Nike chief executive Mark Parker forecasts $36 billion by 2017

Nike chief executive Mark Parker forecasts $36 billion by 2017

Nike will reach $36 billion in wholesale revenue by fiscal year 2017 and $30 billion by fiscal year 2015, chief executive Mark Parker told investors and stock analysts Wednesday morning.

In addition, Parker set these fiscal 2017 targets:

–Apparel to grow from $7.5 billion to $10 billion.

–Women’s business to grow from $4 billion to $7 billion.

–Direct to Consumer e-commerce business to grow from nearly $550 million to $2 billion.

“Nike is designed to win. We’ve never been better positioned to capitalize on the opportunities ahead of us,” Parker said in his presentation. “We have a strong management team and we are accelerating our innovation agenda to create products and services that drive growth in the marketplace, deliver exciting retail experiences globally and expand the capabilities of our powerful supply chain.”

Parker delivered the figures at the outset of a day-long event in the Tiger Woods Center on the World Headquarters campus near Beaverton that will feature presentations by other top Nike executives.

Parker singled out several areas where he saw opportunities for Nike to increase revenue.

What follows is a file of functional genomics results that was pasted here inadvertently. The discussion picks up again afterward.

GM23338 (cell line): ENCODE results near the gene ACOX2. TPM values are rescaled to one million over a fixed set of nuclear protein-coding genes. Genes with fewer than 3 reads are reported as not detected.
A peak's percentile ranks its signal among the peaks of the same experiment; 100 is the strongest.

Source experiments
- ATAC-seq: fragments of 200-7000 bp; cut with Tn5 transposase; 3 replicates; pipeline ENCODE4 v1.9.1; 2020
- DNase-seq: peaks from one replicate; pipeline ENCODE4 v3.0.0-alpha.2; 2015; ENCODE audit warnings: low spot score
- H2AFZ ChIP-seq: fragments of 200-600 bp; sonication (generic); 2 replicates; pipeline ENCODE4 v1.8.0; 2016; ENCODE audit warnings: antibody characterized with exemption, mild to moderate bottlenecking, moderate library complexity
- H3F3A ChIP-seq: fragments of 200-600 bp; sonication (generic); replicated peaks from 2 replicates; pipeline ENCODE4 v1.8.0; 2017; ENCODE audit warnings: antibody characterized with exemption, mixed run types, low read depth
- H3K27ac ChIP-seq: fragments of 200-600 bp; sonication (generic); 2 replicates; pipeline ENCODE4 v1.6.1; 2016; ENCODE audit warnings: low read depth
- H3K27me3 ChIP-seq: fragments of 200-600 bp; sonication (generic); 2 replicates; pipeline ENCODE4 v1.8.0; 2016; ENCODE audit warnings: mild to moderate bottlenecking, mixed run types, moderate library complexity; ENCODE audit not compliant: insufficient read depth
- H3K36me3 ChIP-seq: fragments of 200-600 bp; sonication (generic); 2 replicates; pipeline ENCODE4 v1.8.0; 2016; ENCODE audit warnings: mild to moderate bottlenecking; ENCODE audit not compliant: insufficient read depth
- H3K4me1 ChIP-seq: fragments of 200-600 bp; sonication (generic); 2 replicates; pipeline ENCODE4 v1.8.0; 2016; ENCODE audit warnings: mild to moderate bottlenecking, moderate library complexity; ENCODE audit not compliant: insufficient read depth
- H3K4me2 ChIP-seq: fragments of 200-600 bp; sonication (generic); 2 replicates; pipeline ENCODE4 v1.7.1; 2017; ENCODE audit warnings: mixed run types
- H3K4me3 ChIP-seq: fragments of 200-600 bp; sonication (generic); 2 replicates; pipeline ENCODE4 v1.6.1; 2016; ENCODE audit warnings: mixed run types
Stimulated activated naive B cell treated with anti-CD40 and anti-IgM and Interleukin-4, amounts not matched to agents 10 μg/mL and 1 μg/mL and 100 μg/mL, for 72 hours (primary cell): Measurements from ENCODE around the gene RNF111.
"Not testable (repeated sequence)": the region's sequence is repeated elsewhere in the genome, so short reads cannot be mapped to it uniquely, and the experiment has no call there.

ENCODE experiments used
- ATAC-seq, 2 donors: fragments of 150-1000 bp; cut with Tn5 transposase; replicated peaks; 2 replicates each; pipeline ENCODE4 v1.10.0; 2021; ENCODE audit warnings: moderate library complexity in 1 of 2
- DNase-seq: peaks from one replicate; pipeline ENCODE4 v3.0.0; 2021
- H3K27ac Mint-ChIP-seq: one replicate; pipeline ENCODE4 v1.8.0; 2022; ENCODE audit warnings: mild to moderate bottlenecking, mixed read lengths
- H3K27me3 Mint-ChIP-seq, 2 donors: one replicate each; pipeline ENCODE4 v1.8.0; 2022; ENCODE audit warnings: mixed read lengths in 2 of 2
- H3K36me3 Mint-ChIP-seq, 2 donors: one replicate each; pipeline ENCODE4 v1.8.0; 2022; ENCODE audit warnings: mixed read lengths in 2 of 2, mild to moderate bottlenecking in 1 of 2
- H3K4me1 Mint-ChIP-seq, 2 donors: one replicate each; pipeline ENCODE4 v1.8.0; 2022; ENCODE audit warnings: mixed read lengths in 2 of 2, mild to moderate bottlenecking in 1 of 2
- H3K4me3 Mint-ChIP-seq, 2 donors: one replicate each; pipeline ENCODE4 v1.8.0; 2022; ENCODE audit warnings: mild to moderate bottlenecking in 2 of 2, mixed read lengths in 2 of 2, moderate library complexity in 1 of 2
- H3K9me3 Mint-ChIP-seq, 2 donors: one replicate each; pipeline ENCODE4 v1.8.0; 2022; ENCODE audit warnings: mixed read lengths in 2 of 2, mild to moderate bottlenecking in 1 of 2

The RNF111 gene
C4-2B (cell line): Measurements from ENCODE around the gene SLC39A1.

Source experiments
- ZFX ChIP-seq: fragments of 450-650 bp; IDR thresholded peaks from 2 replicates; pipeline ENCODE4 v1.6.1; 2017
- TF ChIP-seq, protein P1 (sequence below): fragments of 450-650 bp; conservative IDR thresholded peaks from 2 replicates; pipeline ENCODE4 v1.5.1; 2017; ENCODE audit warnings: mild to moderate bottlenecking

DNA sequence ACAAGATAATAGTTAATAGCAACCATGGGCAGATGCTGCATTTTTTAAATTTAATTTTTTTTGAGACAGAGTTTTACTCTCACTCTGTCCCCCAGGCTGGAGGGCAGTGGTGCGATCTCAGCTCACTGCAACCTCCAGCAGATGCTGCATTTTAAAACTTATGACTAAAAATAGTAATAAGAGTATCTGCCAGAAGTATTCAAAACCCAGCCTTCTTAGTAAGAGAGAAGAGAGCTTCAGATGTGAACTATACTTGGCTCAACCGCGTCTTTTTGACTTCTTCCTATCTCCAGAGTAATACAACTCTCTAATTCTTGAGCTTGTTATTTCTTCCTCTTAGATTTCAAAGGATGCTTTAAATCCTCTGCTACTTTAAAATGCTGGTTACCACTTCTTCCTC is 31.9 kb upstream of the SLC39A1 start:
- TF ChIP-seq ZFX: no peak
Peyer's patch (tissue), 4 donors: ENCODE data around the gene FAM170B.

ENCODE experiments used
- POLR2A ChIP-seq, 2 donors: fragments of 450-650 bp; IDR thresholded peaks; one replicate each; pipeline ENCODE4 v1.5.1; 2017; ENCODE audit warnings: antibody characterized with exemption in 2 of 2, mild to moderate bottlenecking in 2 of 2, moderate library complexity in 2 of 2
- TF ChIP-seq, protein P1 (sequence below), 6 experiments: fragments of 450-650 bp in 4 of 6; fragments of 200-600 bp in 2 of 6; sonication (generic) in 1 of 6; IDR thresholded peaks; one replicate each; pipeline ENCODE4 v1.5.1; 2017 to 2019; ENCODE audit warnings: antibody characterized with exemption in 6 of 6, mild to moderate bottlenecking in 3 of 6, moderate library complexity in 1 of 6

One of the personal favorites for Parker, who joined the footwear and apparel company as a shoe designer, is the Flyknit shoes with a precisely stitched upper. So far, the technology has been limited to a line of running shoes.

Upcoming Flyknit’s applications are “beyond what you can imagine,” Parker said, “and we’ll share a little more on that as we move throughout the year.”

Women’s business can also grow, Parker said.

“We’ve been growing our women’s business faster than we have our men’s business,” he said.

Parker was followed by Nike Brand president Trevor Edwards and by Jayme Martin, vice president and general manager of global categories.

Greater China, a geographic region dominated China, is one area where Nike has not realized as much growth as anticipated. Edwards said the company has recalibrated its approach in the region.

The company has “reset strategy to better serve the consumer and set our business up for the next wave of growth,” he said.

Martin, the former vice president of global running, noted that more than 15,000 people a day join the digital community of Nike+ Running.

Martin also staked out Nike’s ground in the world of soccer.

When the brand entered this category it was not well-received, he recalled.

“We didn’t belong,” was the popular reception, he said. “We didn’t have the heritage. We didn’t know the game…well, we lead the market now.”

That was a bold statement, as Germany-based Adidas AG and Nike differ over who really leads.

“All this comes together in 9 months at the World Cup in Brazil,” Martin said. “We will bring the full power of the Nike brand.”

— Allan Brettman